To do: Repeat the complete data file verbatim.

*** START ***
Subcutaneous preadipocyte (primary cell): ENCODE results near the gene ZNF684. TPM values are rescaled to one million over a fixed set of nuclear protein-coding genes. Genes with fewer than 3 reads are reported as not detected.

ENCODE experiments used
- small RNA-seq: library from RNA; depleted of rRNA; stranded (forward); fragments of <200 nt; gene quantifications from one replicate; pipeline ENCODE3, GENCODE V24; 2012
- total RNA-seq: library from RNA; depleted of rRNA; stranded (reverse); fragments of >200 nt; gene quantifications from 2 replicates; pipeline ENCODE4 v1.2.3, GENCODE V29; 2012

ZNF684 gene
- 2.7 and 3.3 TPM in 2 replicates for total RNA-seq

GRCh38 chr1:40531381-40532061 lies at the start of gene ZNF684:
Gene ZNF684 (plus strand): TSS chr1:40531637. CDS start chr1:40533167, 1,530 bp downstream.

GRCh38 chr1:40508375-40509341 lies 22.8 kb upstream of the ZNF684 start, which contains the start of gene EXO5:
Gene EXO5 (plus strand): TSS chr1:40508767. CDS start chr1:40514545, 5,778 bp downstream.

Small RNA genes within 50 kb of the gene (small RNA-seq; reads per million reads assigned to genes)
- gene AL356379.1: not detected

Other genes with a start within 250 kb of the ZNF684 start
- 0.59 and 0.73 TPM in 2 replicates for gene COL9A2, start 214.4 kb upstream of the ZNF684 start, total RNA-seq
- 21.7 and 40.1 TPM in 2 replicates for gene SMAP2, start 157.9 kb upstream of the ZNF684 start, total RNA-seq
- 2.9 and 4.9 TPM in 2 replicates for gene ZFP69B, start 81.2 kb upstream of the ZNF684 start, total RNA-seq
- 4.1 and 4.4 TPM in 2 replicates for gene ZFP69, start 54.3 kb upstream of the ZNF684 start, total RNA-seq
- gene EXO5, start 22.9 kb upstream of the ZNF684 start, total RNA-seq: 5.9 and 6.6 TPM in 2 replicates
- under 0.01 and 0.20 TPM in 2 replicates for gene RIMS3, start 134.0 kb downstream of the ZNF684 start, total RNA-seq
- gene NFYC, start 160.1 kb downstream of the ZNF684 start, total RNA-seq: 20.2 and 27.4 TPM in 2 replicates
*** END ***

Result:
Subcutaneous preadipocyte (primary cell): ENCODE results near the gene ZNF684. TPM values are rescaled to one million over a fixed set of nuclear protein-coding genes. Genes with fewer than 3 reads are reported as not detected.

ENCODE experiments used
- small RNA-seq: library from RNA; depleted of rRNA; stranded (forward); fragments of <200 nt; gene quantifications from one replicate; pipeline ENCODE3, GENCODE V24; 2012
- total RNA-seq: library from RNA; depleted of rRNA; stranded (reverse); fragments of >200 nt; gene quantifications from 2 replicates; pipeline ENCODE4 v1.2.3, GENCODE V29; 2012

ZNF684 gene
- 2.7 and 3.3 TPM in 2 replicates for total RNA-seq

GRCh38 chr1:40531381-40532061 lies at the start of gene ZNF684:
Gene ZNF684 (plus strand): TSS chr1:40531637. CDS start chr1:40533167, 1,530 bp downstream.

GRCh38 chr1:40508375-40509341 lies 22.8 kb upstream of the ZNF684 start, which contains the start of gene EXO5:
Gene EXO5 (plus strand): TSS chr1:40508767. CDS start chr1:40514545, 5,778 bp downstream.

Small RNA genes within 50 kb of the gene (small RNA-seq; reads per million reads assigned to genes)
- gene AL356379.1: not detected

Other genes with a start within 250 kb of the ZNF684 start
- 0.59 and 0.73 TPM in 2 replicates for gene COL9A2, start 214.4 kb upstream of the ZNF684 start, total RNA-seq
- 21.7 and 40.1 TPM in 2 replicates for gene SMAP2, start 157.9 kb upstream of the ZNF684 start, total RNA-seq
- 2.9 and 4.9 TPM in 2 replicates for gene ZFP69B, start 81.2 kb upstream of the ZNF684 start, total RNA-seq
- 4.1 and 4.4 TPM in 2 replicates for gene ZFP69, start 54.3 kb upstream of the ZNF684 start, total RNA-seq
- gene EXO5, start 22.9 kb upstream of the ZNF684 start, total RNA-seq: 5.9 and 6.6 TPM in 2 replicates
- under 0.01 and 0.20 TPM in 2 replicates for gene RIMS3, start 134.0 kb downstream of the ZNF684 start, total RNA-seq
- gene NFYC, start 160.1 kb downstream of the ZNF684 start, total RNA-seq: 20.2 and 27.4 TPM in 2 replicates